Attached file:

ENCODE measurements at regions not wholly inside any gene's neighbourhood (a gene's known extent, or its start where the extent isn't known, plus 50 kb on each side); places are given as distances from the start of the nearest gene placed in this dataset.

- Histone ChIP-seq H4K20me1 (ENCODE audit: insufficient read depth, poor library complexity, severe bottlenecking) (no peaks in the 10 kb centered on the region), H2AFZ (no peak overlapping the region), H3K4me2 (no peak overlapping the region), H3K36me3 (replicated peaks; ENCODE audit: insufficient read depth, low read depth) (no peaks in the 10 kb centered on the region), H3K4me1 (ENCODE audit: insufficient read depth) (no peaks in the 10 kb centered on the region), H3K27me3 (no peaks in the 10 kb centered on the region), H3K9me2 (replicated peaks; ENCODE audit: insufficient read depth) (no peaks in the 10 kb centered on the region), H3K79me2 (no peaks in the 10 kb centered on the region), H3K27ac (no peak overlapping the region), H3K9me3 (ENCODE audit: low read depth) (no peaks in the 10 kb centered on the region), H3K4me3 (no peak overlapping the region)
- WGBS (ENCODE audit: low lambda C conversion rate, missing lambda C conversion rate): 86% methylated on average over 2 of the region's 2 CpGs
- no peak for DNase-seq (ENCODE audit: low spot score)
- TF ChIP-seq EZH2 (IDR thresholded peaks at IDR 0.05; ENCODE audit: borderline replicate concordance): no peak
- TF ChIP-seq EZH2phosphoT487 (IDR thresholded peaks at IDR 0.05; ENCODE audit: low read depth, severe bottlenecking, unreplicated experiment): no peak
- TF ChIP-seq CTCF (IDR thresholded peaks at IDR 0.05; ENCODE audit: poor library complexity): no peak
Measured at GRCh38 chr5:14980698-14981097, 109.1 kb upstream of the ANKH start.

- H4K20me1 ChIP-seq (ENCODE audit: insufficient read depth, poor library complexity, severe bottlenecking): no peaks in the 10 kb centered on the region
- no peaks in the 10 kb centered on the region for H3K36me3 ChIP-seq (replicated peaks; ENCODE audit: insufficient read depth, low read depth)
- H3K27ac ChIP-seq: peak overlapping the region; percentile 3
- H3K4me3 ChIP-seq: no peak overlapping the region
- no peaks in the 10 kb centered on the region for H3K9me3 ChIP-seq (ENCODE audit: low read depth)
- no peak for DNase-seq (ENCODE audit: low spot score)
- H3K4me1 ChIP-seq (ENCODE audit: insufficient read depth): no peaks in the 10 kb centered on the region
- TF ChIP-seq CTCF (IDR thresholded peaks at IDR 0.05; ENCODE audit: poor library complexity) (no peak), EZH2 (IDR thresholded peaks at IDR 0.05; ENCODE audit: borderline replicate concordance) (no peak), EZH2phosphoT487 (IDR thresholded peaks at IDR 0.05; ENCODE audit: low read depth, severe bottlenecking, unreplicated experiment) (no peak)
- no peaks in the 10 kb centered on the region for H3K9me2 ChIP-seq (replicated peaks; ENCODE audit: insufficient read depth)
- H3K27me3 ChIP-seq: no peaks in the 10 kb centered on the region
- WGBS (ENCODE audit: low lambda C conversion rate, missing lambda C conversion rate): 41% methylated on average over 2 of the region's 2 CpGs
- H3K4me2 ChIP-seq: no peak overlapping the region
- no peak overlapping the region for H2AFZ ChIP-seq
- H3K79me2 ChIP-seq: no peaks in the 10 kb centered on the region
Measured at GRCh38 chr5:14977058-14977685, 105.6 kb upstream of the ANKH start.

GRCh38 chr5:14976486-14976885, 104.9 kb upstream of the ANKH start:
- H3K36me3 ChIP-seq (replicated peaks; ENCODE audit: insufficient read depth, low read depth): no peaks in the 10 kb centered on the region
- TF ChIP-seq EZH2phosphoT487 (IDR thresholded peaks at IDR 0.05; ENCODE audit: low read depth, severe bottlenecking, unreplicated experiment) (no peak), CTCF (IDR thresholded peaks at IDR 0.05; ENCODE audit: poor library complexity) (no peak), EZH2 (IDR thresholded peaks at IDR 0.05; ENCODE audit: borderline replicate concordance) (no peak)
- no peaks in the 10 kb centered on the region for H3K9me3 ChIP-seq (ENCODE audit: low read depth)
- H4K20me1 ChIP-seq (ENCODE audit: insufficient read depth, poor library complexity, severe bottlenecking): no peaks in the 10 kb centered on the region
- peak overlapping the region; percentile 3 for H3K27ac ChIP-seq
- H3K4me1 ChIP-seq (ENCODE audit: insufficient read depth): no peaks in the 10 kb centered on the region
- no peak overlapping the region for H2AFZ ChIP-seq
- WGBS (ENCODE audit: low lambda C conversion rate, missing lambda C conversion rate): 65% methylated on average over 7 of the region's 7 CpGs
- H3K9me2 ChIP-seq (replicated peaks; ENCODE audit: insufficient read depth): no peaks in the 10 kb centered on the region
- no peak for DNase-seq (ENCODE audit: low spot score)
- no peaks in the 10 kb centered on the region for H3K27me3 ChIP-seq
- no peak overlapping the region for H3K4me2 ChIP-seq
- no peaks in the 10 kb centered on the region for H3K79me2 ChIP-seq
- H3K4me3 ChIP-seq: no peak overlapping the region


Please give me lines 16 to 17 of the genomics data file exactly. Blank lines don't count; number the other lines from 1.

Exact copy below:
- TF ChIP-seq CTCF (IDR thresholded peaks at IDR 0.05; ENCODE audit: poor library complexity) (no peak), EZH2 (IDR thresholded peaks at IDR 0.05; ENCODE audit: borderline replicate concordance) (no peak), EZH2phosphoT487 (IDR thresholded peaks at IDR 0.05; ENCODE audit: low read depth, severe bottlenecking, unreplicated experiment) (no peak)
- no peaks in the 10 kb centered on the region for H3K9me2 ChIP-seq (replicated peaks; ENCODE audit: insufficient read depth)